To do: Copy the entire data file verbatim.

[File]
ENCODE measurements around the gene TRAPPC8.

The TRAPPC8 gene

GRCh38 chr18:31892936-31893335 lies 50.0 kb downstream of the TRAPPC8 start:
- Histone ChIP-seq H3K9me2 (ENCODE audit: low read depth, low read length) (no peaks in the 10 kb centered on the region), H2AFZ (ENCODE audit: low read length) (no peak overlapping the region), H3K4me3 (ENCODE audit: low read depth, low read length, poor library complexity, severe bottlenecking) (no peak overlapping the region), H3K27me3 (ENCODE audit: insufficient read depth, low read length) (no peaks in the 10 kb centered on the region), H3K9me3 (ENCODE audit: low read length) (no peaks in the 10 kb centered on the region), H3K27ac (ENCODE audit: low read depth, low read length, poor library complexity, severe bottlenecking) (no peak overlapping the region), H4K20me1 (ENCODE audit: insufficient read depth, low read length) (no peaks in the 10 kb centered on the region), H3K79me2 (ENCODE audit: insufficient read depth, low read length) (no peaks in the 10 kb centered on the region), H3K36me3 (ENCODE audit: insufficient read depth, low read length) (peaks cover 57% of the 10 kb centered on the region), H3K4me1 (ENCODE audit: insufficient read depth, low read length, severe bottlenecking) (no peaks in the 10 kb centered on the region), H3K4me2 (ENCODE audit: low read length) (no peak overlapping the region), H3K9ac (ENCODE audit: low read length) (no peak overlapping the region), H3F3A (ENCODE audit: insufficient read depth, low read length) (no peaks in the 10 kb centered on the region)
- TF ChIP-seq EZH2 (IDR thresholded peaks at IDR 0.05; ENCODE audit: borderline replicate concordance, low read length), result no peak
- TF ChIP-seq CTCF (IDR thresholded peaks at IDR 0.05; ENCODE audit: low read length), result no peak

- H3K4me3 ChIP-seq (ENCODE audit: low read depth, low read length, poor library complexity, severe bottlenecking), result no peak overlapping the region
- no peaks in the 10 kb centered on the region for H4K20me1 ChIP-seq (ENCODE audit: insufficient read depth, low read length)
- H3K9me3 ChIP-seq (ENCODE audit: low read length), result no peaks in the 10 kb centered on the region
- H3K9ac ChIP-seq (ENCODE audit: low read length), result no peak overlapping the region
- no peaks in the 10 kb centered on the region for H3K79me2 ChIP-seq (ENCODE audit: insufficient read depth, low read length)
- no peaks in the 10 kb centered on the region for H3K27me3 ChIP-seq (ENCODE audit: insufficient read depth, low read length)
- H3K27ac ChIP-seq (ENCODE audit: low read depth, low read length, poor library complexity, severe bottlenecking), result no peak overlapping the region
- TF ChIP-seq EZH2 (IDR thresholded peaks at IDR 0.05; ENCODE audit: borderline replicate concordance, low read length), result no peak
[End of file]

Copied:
ENCODE measurements around the gene TRAPPC8.

The TRAPPC8 gene

GRCh38 chr18:31892936-31893335 lies 50.0 kb downstream of the TRAPPC8 start:
- Histone ChIP-seq H3K9me2 (ENCODE audit: low read depth, low read length) (no peaks in the 10 kb centered on the region), H2AFZ (ENCODE audit: low read length) (no peak overlapping the region), H3K4me3 (ENCODE audit: low read depth, low read length, poor library complexity, severe bottlenecking) (no peak overlapping the region), H3K27me3 (ENCODE audit: insufficient read depth, low read length) (no peaks in the 10 kb centered on the region), H3K9me3 (ENCODE audit: low read length) (no peaks in the 10 kb centered on the region), H3K27ac (ENCODE audit: low read depth, low read length, poor library complexity, severe bottlenecking) (no peak overlapping the region), H4K20me1 (ENCODE audit: insufficient read depth, low read length) (no peaks in the 10 kb centered on the region), H3K79me2 (ENCODE audit: insufficient read depth, low read length) (no peaks in the 10 kb centered on the region), H3K36me3 (ENCODE audit: insufficient read depth, low read length) (peaks cover 57% of the 10 kb centered on the region), H3K4me1 (ENCODE audit: insufficient read depth, low read length, severe bottlenecking) (no peaks in the 10 kb centered on the region), H3K4me2 (ENCODE audit: low read length) (no peak overlapping the region), H3K9ac (ENCODE audit: low read length) (no peak overlapping the region), H3F3A (ENCODE audit: insufficient read depth, low read length) (no peaks in the 10 kb centered on the region)
- TF ChIP-seq EZH2 (IDR thresholded peaks at IDR 0.05; ENCODE audit: borderline replicate concordance, low read length), result no peak
- TF ChIP-seq CTCF (IDR thresholded peaks at IDR 0.05; ENCODE audit: low read length), result no peak

- H3K4me3 ChIP-seq (ENCODE audit: low read depth, low read length, poor library complexity, severe bottlenecking), result no peak overlapping the region
- no peaks in the 10 kb centered on the region for H4K20me1 ChIP-seq (ENCODE audit: insufficient read depth, low read length)
- H3K9me3 ChIP-seq (ENCODE audit: low read length), result no peaks in the 10 kb centered on the region
- H3K9ac ChIP-seq (ENCODE audit: low read length), result no peak overlapping the region
- no peaks in the 10 kb centered on the region for H3K79me2 ChIP-seq (ENCODE audit: insufficient read depth, low read length)
- no peaks in the 10 kb centered on the region for H3K27me3 ChIP-seq (ENCODE audit: insufficient read depth, low read length)
- H3K27ac ChIP-seq (ENCODE audit: low read depth, low read length, poor library complexity, severe bottlenecking), result no peak overlapping the region
- TF ChIP-seq EZH2 (IDR thresholded peaks at IDR 0.05; ENCODE audit: borderline replicate concordance, low read length), result no peak